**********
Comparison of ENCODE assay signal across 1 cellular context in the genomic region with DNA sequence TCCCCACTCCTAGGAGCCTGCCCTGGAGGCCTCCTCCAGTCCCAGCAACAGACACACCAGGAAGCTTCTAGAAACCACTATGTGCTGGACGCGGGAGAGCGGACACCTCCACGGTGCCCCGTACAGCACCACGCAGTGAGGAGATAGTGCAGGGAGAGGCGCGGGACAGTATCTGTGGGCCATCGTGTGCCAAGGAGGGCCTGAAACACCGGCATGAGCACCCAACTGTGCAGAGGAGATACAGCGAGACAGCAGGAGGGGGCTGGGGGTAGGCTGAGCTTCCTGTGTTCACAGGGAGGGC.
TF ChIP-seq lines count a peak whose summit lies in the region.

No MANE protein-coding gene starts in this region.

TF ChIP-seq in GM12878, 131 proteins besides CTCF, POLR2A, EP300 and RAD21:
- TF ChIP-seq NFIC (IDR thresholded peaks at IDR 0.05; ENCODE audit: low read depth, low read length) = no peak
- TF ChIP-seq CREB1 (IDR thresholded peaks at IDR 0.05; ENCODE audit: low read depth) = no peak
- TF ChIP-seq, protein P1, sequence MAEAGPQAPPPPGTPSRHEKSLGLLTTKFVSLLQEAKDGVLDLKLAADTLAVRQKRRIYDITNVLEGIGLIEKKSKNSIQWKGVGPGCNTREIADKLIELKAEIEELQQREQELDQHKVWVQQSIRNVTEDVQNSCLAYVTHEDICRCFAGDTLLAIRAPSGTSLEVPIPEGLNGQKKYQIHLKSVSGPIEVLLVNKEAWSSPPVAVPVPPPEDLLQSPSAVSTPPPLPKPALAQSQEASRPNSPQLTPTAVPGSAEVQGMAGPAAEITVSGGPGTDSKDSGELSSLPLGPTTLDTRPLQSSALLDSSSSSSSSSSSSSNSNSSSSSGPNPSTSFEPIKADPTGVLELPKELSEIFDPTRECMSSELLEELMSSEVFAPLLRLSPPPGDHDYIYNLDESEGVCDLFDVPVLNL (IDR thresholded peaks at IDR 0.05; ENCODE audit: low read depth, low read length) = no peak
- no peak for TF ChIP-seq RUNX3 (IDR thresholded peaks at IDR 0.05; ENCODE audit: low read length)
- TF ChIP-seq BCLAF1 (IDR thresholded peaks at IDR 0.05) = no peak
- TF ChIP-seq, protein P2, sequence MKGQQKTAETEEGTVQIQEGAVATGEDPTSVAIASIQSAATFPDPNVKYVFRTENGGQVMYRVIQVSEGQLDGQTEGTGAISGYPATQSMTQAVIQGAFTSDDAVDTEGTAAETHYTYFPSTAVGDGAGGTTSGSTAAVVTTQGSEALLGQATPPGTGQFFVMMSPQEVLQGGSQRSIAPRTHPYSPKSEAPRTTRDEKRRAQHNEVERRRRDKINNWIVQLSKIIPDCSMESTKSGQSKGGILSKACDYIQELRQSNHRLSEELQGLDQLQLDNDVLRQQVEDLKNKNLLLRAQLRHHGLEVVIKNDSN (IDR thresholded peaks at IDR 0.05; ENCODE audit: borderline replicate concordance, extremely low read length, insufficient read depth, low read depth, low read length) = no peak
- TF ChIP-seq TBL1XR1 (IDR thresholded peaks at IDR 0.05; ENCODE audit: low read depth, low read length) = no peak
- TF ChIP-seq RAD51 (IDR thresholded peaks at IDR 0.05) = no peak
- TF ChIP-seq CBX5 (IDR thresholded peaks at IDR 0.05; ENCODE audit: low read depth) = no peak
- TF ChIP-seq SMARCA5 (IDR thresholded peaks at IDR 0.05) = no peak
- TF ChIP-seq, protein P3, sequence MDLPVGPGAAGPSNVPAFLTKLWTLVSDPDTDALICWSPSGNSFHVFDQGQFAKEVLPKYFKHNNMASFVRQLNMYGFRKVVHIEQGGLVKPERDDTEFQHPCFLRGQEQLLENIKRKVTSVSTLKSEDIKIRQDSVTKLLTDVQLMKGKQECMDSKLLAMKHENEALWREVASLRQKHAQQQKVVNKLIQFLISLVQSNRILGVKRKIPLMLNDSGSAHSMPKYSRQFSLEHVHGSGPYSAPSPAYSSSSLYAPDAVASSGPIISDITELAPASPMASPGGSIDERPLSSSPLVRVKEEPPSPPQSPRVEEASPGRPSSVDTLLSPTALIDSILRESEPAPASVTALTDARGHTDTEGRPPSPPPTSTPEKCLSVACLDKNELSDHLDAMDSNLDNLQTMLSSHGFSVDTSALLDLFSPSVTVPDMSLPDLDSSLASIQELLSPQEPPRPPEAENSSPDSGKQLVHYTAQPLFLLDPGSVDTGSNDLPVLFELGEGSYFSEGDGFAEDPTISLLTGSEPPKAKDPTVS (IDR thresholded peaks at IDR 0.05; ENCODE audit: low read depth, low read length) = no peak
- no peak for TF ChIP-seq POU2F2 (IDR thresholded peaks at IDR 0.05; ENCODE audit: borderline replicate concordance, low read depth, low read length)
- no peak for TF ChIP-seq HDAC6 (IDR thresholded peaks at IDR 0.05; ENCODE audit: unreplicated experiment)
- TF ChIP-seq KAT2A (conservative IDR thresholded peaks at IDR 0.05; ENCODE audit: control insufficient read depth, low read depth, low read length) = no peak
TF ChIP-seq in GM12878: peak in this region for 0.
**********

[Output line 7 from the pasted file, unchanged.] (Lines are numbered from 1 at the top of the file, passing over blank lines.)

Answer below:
- TF ChIP-seq, protein P1, sequence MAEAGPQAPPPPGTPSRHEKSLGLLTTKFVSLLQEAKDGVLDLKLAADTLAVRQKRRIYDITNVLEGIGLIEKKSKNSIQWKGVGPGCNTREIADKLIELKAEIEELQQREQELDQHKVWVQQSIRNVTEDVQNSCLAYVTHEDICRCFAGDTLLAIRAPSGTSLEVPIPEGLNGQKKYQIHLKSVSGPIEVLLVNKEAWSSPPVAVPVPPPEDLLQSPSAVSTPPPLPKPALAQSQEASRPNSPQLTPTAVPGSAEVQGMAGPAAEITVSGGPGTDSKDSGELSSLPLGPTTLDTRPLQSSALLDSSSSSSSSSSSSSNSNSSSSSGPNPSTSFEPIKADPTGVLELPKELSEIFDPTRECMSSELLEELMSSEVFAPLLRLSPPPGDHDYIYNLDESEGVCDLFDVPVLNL (IDR thresholded peaks at IDR 0.05; ENCODE audit: low read depth, low read length) = no peak